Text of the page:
Like Following, this is a movie about a less fancy man (Christian Bale, in this case) trying to figure out how a fancy man (Hugh Jackman) works his magic, though in this case it’s all very literal. The secret to Jackman’s success? Teatime! Actually, it’s a working duplication machine he develops with Nikola Tesla, but he meets Tesla at teatime in his Colorado hideaway, which looks like Town & Country doing a “steampunk chic” spread. (Before Jackman meets Tesla himself, the inventor’s assistant talks to him over tea at his hotel.) Bale, by contrast, spends a lot of time drinking beer in the movie, while Michael Caine has this very sad, un-dainty lunch when everything is falling apart.
The Dark Knight
Did you think this was the most grim-dark Batman movie and therefore wouldn’t have room to feature some nice porcelain? In a Nolan movie, there’s always room for nice porcelain! In a lengthy subplot at the start that I always forget about, Bruce Wayne heads to Hong Kong to acquire some such-and-such important plot thing, and, as a distraction, Morgan Freeman has tea with a powerful businessman with a nice spread overlooking the harbor. Later on, Bruce throws a fundraiser for Harvey Dent with some fairly delectable passed hors d’oeuvre and a sumptuous buffet. Harvey is uncomfortable in this space — foreshadowing!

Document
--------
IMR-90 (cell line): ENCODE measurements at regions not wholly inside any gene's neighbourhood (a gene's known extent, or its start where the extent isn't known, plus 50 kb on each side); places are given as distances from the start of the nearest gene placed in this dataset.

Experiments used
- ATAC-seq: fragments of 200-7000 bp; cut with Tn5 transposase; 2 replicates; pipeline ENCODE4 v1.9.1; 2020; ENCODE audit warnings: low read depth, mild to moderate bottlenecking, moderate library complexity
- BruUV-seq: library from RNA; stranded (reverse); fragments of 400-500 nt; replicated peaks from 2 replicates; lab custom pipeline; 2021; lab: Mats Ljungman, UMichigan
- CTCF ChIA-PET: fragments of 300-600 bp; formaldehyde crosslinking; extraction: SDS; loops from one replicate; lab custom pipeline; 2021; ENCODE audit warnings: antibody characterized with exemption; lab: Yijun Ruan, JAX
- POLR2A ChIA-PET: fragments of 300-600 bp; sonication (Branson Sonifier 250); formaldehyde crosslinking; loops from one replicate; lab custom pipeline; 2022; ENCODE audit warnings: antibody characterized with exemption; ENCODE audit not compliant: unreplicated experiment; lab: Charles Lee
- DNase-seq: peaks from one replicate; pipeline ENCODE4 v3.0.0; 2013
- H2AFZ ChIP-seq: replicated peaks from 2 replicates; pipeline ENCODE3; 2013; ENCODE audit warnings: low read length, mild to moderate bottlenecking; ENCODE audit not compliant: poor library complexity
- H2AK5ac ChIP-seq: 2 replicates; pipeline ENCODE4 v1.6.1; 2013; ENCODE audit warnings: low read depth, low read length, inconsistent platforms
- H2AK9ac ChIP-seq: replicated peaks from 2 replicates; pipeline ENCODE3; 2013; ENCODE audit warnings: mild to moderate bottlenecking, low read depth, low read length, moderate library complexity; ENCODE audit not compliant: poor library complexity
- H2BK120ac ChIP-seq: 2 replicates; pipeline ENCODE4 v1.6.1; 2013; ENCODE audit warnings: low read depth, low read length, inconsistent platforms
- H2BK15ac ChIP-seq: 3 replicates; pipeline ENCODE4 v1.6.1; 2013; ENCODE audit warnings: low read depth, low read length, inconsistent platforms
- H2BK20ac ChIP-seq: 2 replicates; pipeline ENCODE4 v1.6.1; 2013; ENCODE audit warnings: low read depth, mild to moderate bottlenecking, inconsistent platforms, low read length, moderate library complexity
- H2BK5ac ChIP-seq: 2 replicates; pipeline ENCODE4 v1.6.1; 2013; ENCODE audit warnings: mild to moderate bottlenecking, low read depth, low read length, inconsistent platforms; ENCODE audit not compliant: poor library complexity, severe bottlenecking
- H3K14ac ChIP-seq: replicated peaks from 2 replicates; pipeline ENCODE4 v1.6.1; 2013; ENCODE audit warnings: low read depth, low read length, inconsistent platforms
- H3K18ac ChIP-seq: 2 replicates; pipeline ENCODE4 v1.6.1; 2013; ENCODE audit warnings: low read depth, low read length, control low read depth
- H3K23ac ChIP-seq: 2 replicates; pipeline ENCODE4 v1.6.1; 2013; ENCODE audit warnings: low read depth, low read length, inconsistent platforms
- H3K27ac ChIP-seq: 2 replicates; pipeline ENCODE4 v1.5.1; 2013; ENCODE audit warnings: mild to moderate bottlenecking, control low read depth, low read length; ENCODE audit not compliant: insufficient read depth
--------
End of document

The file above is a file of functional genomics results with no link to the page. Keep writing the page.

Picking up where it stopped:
If you’re a Christopher Nolan character, of course you choose to explain your whole subconscious-heist deal to the audience surrogate while wearing an exquisite suit at a little Parisian café. It even edxplodes in a beautifully controlled form once she starts to question the nature of her reality. But it’s worth noting that nearly all of Inception actually takes place over a somewhat civilized repast, since we first meet Leo DiCaprio’s character (named Cobb, so he loves a dainty meal) when he washes up at an aged Ken Watanabe’s place in limbo. There, Saito serves Cobb some gruel in a gorgeous bowl and saucer I would love to be able to order online, while Saito sits on the other side of the table next to a teapot.
We flash back to the sumptuous pitch dinner Cobb and his crew first gave Saito on their dream heist, but it’s notable that, in the later reality, we only ever see the teapot next to Saito from behind; it disappears when Cobb faces him across the table. I’m now convinced that teapot is crucial to untangling everything that’s going on in this movie.
The Dark Knight Rises
The Dark Knight Rises is like that scene in Return of the Jedi when the Emperor tells Luke Skywalker, “Good, good, let the hate flow through you.” Except Christopher Nolan is Luke, I’m the Emperor, and instead of hate, I’m telling him to pull out all the stops on the dainty snacks. After a whole plane-jacking sequence that’s cool or whatever, the movie really kicks off with a fancy party at Wayne Manor.